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Kentucky Supreme Court Blocks ‘Marsy’s Law’ Constitutional Amendment

The Kentucky Supreme Court has unanimously ruled against “Marsy’s Law,” a proposal that would have enshrined a new list of rights for crime victims in the state constitution.

Kentucky voters supported the measure by a wide margin during a ballot referendum on Election Day last year, but the court ruled that the entire 553-word proposal should have been included on the ballot instead of only a 38-word summary.

The language included on last year’s ballot was established by the Marsy’s Law bill, which passed the state legislature in 2018.

The ruling amounts to a change in how Kentucky will go about amending the state constitution. Instead of state lawmakers determining what voters will see on the ballot when considering a constitutional amendment, the entire amendment will be required to be published.

“The intent of the Framers was not to give to the General Assembly absolute authority to determine the form of the amendment that must be published and submitted,” the ruling stated.

“Our constitution is too important and valuable to be amended without the full amendment ever being put to the public.”

Marsy’s Law would have created 10 new provisions in the state constitution, requiring crime victims be notified of court proceedings of those accused of committing crimes against them, allowing victims to testify at all court proceedings and giving victims a right to receive compensation from the convicted and more.

Opponents to the measure like the American Civil Liberties Union argued that it could overburden the justice system and give accusers an advantage over the accused.

The proposal was named for Marsy Nicholas, a Californian murdered by her ex-boyfriend in 1983. Her family has pushed for the measure in several states after running into the accused killer in a grocery store — he had been released on bail.

Marsy’s Law for Kentucky, the organization that has lobbied for the measure issued a statement on Thursday saying they would push for it again during next year’s legislative session.

“This is not the end of the line for Marsy’s Law, but merely a fork in the road. For we are now more than ever committed to delivering crime victims the equal rights they are owed. We look forward to working with the General Assembly again to put Marsy’s Law back on the ballot for Kentucky voters in 2020 in a form that will pass legal muster as defined by the court,” the organization wrote.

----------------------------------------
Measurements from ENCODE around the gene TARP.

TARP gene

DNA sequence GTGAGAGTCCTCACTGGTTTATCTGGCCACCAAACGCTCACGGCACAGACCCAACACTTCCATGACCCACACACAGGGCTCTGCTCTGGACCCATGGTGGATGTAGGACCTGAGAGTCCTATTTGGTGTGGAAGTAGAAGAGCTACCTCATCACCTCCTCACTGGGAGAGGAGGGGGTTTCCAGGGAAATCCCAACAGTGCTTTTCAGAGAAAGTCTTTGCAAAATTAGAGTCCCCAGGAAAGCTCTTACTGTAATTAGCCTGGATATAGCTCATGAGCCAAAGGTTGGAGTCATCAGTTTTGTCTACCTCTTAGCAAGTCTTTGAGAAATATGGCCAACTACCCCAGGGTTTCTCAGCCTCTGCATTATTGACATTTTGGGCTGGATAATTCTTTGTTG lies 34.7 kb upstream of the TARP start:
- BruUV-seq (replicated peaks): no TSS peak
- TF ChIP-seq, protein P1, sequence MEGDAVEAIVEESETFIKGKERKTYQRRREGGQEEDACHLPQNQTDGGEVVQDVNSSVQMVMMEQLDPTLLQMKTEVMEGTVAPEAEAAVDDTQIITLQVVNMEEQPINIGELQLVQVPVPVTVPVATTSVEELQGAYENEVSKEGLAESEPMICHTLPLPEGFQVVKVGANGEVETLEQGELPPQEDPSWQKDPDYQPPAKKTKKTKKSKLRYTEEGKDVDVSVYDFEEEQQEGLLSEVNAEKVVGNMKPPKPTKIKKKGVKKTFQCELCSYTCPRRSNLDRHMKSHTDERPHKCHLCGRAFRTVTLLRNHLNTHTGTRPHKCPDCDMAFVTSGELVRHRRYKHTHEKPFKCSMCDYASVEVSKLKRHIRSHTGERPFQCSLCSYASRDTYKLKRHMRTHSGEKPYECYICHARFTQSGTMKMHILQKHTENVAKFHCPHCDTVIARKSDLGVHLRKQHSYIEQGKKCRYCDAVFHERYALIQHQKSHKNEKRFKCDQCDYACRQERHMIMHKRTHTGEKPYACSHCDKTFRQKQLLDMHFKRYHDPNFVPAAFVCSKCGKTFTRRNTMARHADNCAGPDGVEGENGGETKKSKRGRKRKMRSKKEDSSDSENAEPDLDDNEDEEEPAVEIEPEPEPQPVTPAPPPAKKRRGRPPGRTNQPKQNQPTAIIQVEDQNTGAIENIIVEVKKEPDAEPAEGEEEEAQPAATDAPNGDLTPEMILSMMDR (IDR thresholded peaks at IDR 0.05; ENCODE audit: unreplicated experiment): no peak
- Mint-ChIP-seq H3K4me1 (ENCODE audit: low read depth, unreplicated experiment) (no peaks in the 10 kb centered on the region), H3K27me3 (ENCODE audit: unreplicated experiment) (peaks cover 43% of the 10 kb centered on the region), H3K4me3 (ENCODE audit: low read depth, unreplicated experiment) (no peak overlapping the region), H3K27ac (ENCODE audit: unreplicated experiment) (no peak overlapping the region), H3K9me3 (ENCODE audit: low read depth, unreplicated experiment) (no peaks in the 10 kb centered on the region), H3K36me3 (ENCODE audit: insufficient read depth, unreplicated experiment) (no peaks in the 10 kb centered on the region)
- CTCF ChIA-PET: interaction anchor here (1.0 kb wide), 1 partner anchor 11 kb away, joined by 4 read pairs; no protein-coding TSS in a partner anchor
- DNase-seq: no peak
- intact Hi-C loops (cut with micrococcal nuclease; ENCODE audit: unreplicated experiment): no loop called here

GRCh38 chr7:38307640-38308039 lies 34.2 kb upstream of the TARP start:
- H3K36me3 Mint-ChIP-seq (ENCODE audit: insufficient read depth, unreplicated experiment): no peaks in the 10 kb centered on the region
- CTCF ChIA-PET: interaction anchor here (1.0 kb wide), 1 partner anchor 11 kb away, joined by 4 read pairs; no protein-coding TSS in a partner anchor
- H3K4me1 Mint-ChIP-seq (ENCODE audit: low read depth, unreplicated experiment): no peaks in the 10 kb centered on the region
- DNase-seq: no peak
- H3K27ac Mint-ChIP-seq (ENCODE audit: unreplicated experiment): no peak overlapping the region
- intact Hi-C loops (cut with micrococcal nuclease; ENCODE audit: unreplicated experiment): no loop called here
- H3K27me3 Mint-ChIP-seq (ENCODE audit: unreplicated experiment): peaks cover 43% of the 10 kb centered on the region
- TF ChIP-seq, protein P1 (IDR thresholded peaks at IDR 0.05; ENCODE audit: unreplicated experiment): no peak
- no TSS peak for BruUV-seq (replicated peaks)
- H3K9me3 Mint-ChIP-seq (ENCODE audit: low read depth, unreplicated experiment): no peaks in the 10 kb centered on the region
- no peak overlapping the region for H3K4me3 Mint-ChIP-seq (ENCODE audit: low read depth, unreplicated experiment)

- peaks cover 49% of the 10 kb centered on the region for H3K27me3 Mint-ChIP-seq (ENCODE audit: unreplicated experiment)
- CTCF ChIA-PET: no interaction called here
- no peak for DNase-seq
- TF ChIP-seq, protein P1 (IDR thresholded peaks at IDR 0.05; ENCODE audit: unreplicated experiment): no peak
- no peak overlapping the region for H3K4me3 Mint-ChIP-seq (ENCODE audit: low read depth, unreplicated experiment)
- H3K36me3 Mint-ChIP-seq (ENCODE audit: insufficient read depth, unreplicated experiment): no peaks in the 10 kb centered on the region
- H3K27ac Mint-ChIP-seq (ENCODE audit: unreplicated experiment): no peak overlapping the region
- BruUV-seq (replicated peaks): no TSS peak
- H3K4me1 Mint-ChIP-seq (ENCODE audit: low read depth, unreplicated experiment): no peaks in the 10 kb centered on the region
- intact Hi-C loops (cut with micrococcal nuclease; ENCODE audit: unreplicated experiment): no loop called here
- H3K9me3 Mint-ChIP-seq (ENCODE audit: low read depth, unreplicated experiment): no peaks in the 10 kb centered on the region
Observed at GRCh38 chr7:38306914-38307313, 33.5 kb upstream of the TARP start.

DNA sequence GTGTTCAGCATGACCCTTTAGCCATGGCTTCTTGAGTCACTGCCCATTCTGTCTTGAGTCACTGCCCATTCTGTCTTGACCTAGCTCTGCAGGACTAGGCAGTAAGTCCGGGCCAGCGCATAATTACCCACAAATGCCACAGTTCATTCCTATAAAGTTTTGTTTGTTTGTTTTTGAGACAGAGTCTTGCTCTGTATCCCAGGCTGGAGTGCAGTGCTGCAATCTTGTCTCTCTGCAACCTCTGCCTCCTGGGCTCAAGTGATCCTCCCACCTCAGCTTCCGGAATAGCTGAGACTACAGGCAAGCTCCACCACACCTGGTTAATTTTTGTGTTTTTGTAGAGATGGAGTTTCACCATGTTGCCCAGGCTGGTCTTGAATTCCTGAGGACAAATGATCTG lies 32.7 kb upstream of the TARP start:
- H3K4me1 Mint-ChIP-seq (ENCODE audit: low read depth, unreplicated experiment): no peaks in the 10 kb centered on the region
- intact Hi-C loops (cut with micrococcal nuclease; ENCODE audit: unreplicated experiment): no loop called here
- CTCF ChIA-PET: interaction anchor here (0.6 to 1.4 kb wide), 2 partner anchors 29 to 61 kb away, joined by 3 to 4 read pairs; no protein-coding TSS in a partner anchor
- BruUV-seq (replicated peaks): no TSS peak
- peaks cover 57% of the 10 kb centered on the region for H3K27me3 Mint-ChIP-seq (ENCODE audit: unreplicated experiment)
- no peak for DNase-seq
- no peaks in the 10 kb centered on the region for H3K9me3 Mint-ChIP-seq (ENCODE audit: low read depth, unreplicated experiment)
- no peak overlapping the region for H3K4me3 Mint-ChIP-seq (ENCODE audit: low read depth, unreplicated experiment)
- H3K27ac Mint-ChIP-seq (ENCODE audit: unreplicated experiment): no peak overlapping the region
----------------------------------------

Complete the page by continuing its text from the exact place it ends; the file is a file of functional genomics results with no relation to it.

State Sen. Whitney Westerfield, a Republican from Hopkinsville, sponsored the measure in Kentucky and shepherded the proposal through the legislature. Following the ruling, he issued a statement expressing his disappointment.

“Kentucky voters spoke loud and clear in support of crime victims on Election Day in 2018. Like the majority of Kentuckians, I believe that crime victims deserve to be afforded the respect, justice, and equal rights that Marsy’s Law would provide,” Westerfield wrote. “It is troubling that in order to reach this conclusion the Supreme Court reversed years of established precedent and inserted an entirely new requirement for amending our state constitution.”

Kentucky voters approved the amendment with 63 percent of the vote last year.

Westerfield is also running for the Kentucky Supreme Court’s 1st district seat this year, seeking to fill a vacancy created by Justice Bill Cunningham. His opponent is Appeals Judge Christopher Shea Nickell.

Marsy’s Law was challenged by the Kentucky Association of Criminal Defense Lawyers, arguing that the proposal voters saw on the ballot last year didn’t adequately describe was Marsy’s Law would do.

Here is the language that was on ballots across Kentucky:

“Are you in favor of providing constitutional rights to victims of crime, including the right to be treated fairly, with dignity and respect, and the right to be informed and to have a voice in the judicial process?”

Ryland Barton is the Managing Editor for Collaboratives for Kentucky Public Radio, a group of public radio stations including WKMS, WFPL in Louisville, WEKU in Richmond and WKYU in Bowling Green. A native of Lexington, Ryland most recently served as the Capitol Reporter for Kentucky Public Radio. He has covered politics and state government for NPR member stations KWBU in Waco and KUT in Austin.
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